A type of stem cell therapy called myeloablative hematopoietic cell transplantation (HCT) is known to cause though, or “cognitive,” impairments, but new research suggests that much of this impairment is temporary.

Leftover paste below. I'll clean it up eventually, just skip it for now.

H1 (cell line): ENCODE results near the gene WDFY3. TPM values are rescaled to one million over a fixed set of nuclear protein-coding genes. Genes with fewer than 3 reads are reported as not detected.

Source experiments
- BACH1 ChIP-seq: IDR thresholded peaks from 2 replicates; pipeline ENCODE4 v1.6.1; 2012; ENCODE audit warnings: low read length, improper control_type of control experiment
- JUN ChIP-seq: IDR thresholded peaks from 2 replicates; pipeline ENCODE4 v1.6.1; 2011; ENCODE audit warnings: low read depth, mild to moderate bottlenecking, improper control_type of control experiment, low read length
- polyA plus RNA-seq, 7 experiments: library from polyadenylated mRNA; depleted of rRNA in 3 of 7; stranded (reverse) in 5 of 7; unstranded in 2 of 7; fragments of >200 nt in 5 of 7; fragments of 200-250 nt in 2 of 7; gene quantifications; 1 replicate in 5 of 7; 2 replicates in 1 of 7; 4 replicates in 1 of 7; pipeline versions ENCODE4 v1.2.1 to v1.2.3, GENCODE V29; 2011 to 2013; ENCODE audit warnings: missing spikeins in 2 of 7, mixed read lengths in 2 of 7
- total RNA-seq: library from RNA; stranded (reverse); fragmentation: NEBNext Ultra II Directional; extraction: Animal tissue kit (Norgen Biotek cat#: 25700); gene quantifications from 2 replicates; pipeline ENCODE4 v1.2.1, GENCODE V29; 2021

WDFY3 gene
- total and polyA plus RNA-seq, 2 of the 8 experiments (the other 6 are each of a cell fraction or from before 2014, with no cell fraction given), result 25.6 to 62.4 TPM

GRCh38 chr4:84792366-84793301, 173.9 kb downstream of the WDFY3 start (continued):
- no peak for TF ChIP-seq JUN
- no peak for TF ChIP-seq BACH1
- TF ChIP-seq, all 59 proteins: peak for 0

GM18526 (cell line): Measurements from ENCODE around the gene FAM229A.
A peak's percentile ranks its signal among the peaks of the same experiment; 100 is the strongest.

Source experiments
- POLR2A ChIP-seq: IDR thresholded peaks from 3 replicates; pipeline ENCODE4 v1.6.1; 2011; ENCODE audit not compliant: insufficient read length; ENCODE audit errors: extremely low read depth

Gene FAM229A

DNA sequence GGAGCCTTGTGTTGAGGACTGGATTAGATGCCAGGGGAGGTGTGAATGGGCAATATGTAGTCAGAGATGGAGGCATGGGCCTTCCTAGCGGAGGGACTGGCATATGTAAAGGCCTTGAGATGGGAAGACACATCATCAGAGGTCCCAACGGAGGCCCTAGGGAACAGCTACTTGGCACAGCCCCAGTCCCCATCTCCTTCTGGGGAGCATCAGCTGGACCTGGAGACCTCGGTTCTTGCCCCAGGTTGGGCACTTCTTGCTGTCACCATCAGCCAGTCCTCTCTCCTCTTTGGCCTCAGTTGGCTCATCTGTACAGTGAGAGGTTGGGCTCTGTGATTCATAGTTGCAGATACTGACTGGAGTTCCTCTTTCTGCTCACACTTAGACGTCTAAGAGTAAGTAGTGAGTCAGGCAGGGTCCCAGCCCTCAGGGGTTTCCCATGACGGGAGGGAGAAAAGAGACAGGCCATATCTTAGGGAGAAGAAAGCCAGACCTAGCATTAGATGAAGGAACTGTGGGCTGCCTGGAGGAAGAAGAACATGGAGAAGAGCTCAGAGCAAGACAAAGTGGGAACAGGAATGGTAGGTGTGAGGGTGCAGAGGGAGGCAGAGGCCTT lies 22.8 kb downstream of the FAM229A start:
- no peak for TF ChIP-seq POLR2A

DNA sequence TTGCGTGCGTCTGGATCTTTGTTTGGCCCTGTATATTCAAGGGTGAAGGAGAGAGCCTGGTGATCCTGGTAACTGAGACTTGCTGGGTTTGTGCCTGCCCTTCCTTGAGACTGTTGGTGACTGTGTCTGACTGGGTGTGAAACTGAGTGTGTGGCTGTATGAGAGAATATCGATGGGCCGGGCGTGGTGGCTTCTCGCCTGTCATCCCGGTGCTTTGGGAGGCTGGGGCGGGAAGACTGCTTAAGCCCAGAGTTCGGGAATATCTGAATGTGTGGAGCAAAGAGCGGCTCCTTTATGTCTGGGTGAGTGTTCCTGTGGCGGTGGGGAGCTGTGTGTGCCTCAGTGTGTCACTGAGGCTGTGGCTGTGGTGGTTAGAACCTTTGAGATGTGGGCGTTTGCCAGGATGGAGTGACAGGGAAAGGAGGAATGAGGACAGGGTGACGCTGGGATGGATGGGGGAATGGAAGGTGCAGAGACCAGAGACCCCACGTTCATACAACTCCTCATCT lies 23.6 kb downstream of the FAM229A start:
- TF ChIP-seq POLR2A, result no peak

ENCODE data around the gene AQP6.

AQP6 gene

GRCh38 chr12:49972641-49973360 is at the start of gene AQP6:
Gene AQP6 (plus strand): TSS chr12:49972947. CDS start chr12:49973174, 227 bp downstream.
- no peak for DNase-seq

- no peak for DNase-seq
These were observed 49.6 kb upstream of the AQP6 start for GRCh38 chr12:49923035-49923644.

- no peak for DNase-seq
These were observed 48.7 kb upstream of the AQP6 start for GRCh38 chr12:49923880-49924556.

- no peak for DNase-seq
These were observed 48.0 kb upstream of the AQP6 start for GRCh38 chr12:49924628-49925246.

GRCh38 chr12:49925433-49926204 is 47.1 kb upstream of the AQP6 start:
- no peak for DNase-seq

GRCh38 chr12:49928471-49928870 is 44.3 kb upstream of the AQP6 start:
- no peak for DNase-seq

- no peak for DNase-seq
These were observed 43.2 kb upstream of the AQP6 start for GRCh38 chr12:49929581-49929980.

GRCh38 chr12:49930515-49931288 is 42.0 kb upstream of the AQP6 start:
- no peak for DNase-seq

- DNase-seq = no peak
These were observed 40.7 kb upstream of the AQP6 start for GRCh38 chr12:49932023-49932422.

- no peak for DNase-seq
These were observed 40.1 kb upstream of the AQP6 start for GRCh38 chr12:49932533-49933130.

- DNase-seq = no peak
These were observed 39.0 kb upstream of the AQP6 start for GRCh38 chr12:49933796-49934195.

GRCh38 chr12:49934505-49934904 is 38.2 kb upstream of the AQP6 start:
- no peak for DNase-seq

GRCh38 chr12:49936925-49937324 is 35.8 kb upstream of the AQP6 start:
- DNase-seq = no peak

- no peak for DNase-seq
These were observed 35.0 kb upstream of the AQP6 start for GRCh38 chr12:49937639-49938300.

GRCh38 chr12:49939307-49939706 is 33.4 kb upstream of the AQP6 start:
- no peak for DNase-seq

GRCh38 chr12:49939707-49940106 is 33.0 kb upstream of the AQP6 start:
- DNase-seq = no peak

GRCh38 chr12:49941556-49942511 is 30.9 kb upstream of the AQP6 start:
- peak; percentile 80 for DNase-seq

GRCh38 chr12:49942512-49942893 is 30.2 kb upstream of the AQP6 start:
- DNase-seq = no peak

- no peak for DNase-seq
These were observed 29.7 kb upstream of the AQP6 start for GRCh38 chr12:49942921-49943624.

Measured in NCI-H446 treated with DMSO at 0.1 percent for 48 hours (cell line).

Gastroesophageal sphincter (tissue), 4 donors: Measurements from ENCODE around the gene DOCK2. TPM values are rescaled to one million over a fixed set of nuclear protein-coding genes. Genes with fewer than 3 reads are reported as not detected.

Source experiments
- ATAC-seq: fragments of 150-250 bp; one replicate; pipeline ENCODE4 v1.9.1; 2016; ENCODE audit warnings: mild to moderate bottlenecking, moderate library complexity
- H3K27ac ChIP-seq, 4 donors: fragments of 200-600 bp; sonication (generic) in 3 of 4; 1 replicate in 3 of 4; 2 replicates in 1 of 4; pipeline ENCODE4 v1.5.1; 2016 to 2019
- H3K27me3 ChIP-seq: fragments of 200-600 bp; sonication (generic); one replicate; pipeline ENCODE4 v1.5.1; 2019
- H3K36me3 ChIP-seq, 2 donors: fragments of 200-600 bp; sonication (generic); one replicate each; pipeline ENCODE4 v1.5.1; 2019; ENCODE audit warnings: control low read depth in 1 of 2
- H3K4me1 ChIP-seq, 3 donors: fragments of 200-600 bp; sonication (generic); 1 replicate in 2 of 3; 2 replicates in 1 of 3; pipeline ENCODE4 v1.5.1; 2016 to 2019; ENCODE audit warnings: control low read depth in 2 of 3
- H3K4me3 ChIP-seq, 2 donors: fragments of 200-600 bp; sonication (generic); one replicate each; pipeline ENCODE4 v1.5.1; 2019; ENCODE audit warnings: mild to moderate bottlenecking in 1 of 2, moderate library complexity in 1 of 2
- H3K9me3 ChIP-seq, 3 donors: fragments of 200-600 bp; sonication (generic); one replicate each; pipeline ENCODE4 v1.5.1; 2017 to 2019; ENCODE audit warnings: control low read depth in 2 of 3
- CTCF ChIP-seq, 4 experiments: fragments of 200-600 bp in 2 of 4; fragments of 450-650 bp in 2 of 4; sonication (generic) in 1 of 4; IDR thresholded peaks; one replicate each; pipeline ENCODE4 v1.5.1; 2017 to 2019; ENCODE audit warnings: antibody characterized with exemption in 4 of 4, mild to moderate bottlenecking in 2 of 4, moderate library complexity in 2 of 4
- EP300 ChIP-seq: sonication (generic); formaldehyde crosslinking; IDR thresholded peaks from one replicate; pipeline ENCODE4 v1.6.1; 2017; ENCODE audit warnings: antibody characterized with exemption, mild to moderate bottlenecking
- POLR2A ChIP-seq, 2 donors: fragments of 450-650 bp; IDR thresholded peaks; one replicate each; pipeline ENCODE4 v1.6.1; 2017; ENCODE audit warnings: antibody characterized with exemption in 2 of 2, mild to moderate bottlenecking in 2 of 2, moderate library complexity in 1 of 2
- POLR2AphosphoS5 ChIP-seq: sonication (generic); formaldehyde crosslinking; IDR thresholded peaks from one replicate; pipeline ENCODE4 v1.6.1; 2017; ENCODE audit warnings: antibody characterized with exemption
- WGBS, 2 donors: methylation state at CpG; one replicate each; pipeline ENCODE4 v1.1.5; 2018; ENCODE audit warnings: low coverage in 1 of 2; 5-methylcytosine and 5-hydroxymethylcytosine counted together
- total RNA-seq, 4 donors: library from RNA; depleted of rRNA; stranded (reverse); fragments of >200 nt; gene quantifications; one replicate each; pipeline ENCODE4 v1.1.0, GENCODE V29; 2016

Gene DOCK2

As reported in the medical journal Blood, Dr. Karen Syrjala, from the Fred Hutchinson Cancer Research Center in Seattle, and colleagues assessed cognitive ability in 142 adult patients who underwent HCT for various cancers. Standard tests were used to assess brain function before HCT, 80 days after HCT, and again one year later. Compared with the pre-HCT results, all of the tests showed a decline in cognition at 80 days. However, by one year, the scores had largely returned to their pre-treatment levels. In contrast, strength and dexterity test scores remained low. Factors that predicted an improvement in cognitive ability included receiving no chemotherapy or just hydroxyurea chemotherapy before the procedure and not receiving medications for graft-versus-host disease, a condition in which the body mounts an autoimmune response against the transplanted cells. Although short-term cognitive problems after HCT can be severe, most patients return to their pre-transplantation levels of brain function by one year after the procedure, the researchers conclude. However, they suggest that brain “function should be evaluated in patients who continue to have cognitive complaints after one year.” (Source: Blood: Reuters Health: November 2004.)